Hawaiian Tattoos

Hawaiian tattoos and body art have a history of thousands of years and experience a renewed popularity since the 90s, together with other tribal tattoo styles. Aloha!

There’s more to Hawaii than flowers and leis, after all – the Hawaiian islands are part of a larger chain, the Polynesian Islands, which include other island cultures such as the Maori and the Samoan, tribal communities with a rich tattoo tradition.

Tribal Hawaiian arm tattoo
All of these cultures were famous for their tattoo art. Modern tribal tattoos are based on the traditional tattoo art of the Polynesian islands, and Hawaiian arm tattoos represent both the popular culture of Hawaii and the older tribal traditions.

In a sense, it’s natural that Hawaiian tattoos are so popular right now. Other Hawaiian designs and styles – like Hawaiian shirts – have had their day and currently have a strong retro appeal. Hawaiian arm tattoos are also a manifestation of the resurgence of ‘Tiki’ culture, so popular in the 1950s and 60s.

Hawaiian Tribal Tattoos
Tattooing was an important aspect of the Hawaiian culture, just like anywhere on the Polynesian islands. The Hawaiians even have tattoo gods and each time a member of the community gets a tattoo, prayers had to be done in the temple.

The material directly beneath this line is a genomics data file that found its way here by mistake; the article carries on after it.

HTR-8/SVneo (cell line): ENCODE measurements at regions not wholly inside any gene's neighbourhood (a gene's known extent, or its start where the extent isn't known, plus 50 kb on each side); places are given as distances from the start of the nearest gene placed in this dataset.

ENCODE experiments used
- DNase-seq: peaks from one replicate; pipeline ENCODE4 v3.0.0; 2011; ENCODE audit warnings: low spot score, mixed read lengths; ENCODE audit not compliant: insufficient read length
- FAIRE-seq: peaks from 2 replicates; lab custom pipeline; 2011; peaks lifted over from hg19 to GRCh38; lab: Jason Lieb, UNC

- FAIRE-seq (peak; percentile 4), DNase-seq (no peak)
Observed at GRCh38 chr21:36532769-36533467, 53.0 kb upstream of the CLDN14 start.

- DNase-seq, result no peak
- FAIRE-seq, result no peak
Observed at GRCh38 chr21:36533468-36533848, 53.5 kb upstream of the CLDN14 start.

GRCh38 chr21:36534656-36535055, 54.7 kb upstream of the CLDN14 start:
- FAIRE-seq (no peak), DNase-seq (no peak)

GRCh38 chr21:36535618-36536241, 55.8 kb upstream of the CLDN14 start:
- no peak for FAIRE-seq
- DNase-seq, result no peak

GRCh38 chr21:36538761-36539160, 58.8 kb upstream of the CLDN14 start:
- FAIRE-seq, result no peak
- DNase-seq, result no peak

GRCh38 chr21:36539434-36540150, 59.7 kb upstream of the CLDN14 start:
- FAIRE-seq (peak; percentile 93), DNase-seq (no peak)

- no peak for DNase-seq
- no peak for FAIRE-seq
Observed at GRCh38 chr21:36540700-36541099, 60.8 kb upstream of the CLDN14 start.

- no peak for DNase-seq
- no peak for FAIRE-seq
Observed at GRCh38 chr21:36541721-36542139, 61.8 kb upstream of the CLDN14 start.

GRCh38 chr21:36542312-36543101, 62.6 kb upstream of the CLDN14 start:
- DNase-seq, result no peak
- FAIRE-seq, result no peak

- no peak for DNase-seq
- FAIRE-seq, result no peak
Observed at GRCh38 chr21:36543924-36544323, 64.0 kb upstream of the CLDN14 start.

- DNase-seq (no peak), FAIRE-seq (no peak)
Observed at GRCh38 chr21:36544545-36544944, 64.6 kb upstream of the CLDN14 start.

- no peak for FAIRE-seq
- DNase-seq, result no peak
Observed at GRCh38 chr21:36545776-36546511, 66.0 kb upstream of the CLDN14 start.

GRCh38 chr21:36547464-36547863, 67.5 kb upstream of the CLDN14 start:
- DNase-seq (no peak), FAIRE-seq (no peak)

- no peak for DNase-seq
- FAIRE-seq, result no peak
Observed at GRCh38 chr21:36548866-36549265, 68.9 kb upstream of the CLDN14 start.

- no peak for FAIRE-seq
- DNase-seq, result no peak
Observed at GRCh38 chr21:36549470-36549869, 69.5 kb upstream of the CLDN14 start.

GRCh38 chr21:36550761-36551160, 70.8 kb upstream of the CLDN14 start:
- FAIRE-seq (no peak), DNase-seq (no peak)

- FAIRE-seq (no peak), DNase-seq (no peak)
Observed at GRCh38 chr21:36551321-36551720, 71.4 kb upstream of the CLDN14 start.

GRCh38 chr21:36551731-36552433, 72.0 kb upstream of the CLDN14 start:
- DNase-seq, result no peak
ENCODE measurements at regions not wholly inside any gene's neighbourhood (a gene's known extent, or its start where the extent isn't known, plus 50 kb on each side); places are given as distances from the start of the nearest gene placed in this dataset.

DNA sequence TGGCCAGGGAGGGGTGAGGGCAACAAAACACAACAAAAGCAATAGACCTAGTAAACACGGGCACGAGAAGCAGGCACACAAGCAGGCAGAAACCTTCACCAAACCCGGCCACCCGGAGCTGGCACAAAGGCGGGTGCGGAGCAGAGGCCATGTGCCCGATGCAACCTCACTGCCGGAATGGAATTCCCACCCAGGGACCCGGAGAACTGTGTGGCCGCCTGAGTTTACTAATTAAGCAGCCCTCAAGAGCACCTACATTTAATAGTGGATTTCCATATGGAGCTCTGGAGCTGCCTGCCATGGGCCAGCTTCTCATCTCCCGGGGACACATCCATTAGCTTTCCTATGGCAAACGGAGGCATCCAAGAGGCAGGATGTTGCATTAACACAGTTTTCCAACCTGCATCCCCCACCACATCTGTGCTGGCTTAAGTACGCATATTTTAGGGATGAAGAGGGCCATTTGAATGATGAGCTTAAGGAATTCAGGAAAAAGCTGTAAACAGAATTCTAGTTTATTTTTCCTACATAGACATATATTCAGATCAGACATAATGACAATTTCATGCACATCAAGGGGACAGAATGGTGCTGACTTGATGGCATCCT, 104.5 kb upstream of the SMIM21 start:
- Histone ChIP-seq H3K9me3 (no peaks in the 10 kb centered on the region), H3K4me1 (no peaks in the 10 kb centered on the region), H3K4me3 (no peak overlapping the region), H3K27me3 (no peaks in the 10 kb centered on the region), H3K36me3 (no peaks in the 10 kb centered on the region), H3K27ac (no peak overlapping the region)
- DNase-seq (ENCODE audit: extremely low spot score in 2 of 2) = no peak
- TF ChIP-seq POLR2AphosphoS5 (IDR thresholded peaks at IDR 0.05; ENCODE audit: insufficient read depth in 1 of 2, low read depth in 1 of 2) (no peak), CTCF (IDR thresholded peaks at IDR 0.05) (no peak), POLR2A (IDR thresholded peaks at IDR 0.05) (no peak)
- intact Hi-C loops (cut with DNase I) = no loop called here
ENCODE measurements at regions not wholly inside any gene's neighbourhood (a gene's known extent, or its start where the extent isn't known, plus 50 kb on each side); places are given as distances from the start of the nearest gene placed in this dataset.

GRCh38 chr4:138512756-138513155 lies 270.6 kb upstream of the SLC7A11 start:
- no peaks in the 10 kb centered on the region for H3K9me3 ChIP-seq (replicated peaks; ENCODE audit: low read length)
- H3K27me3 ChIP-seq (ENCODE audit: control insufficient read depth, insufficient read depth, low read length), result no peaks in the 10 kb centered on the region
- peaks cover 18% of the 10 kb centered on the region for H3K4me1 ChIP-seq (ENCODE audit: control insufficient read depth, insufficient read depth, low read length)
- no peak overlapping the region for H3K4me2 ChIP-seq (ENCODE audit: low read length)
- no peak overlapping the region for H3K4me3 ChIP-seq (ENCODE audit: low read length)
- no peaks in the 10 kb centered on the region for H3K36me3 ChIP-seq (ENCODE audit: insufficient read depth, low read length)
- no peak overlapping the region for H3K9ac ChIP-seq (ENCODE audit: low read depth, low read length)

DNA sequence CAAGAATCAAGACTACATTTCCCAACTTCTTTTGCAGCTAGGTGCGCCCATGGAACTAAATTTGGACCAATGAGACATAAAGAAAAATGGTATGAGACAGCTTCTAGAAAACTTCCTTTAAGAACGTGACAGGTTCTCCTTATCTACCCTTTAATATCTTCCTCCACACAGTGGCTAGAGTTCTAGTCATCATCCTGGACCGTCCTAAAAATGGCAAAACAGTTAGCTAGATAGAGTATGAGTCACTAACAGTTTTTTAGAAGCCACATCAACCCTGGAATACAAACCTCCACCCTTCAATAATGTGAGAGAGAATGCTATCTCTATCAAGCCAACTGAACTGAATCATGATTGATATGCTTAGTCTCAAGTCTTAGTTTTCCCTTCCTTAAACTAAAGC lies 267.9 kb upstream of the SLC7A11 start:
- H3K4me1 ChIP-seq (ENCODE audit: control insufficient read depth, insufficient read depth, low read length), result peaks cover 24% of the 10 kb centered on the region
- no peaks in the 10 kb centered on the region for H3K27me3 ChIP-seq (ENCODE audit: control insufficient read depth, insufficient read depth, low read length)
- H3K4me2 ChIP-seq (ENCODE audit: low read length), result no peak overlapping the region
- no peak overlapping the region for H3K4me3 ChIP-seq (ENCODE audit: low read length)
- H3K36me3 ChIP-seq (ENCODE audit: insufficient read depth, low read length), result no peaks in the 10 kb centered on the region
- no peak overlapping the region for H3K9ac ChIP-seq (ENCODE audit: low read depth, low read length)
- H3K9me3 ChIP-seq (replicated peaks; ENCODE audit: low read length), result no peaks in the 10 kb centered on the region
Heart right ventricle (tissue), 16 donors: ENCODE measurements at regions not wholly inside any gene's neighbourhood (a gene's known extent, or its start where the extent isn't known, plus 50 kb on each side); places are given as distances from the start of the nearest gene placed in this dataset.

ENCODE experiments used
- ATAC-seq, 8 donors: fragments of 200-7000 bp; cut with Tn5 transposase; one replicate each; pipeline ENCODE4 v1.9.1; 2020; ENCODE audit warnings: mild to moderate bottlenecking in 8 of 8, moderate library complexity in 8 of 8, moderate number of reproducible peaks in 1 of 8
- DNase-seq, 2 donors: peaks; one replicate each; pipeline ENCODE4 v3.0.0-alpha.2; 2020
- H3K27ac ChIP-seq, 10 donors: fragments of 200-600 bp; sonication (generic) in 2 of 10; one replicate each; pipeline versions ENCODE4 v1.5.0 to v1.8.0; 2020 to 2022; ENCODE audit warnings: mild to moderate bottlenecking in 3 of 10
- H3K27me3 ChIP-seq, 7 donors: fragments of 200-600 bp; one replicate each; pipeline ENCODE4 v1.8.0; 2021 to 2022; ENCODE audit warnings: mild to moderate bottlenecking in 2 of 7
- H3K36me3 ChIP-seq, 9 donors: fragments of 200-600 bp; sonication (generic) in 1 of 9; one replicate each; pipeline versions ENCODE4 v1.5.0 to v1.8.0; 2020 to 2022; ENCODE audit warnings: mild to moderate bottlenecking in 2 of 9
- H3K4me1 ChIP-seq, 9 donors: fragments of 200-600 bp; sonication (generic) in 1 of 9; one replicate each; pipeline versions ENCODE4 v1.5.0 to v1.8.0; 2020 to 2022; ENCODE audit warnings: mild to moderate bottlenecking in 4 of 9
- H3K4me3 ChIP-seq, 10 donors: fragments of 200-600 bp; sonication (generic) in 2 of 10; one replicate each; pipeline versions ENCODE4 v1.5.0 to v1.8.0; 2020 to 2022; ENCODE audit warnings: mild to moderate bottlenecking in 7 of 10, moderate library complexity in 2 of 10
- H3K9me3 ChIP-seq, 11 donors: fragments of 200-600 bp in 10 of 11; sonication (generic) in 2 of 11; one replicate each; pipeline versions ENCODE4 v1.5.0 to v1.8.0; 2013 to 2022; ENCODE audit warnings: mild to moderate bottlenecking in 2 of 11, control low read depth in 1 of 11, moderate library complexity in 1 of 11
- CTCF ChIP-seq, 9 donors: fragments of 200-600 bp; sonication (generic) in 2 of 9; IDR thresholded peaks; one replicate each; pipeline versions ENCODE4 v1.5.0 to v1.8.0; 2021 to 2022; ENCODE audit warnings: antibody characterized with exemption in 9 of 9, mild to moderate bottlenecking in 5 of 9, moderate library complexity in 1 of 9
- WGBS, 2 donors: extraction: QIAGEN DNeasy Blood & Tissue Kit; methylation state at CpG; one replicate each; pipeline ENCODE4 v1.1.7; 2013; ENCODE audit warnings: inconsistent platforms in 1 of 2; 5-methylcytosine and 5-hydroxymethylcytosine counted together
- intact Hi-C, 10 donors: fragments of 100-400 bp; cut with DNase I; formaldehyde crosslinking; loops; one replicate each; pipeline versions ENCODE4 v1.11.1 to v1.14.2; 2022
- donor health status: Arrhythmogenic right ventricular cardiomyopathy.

Hawaiian tribal tattoo art, known as Kakau, has been practiced for thousands of years and for a variety of purposes:
* Personal identification: unlike other Polynesian tattoo styles, Hawaiian tattoos are used for personal identification (instead of ceremonial purposes).
* Talisman: tattoos were believed to offer protection.
* As a symbol of mourning for a loved one.
* Adornment

Kukui Nuts, Used in Hawaiian Tattoo Ink

The Hawaiian tribal tattoos were mostly black, the tattoo ink was made of a mixture of kukui nuts and sugarcane juice.

Getting a tattoo in a tribal community was not a very pleasant occasion, modern tattoo equipment was not part of tribal life. Instead they used sharp and pointy parts of animals, like bird beaks and claws, that were connected to a branch and hit with a mallet.

The Hawaiian tattoo designs are larger compared to other Polynesian designs, and bolder as well. Typical Hawaiian tattoo designs include:
* Lizards: the Hawaiians had a great respect and fear for lizards.
* Sea turtle tattoos
* Dolphins
* Tropical flowers
* Arrows

Typical spots for tribal Hawaiian tattoos:
* Male: the legs, arms, face and torso
* Female: the hands, wrist and tongue

In the beginning of the 19th century, when European settlers arrived in Hawaii, the art of the Hawaiian tattoo slowly vanished until its renaissance in the 20th century.

Hawaiian Tattoos

Hawaiian Tattoos

Hawaiian Tattoos

Hawaiian Tattoos

Hawaiian Tattoos

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